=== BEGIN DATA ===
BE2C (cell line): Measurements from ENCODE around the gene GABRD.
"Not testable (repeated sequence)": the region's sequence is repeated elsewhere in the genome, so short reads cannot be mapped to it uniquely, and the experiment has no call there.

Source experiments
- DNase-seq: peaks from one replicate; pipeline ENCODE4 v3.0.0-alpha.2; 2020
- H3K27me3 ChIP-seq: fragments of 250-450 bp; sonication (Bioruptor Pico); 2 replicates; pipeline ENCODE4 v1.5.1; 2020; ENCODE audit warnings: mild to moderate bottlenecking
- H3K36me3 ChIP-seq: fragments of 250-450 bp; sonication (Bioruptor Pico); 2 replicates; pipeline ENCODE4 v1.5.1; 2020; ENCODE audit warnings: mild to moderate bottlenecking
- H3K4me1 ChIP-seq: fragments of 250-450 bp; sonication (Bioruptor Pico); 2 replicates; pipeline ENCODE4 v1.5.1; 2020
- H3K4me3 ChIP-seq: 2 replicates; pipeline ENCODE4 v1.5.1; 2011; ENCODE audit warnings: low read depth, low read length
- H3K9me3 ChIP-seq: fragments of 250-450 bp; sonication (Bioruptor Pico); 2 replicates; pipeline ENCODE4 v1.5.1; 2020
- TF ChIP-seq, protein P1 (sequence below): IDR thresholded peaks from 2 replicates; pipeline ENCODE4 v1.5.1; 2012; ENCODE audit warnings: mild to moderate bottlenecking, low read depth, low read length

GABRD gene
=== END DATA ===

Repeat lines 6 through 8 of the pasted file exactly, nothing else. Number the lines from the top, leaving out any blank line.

- H3K36me3 ChIP-seq: fragments of 250-450 bp; sonication (Bioruptor Pico); 2 replicates; pipeline ENCODE4 v1.5.1; 2020; ENCODE audit warnings: mild to moderate bottlenecking
- H3K4me1 ChIP-seq: fragments of 250-450 bp; sonication (Bioruptor Pico); 2 replicates; pipeline ENCODE4 v1.5.1; 2020
- H3K4me3 ChIP-seq: 2 replicates; pipeline ENCODE4 v1.5.1; 2011; ENCODE audit warnings: low read depth, low read length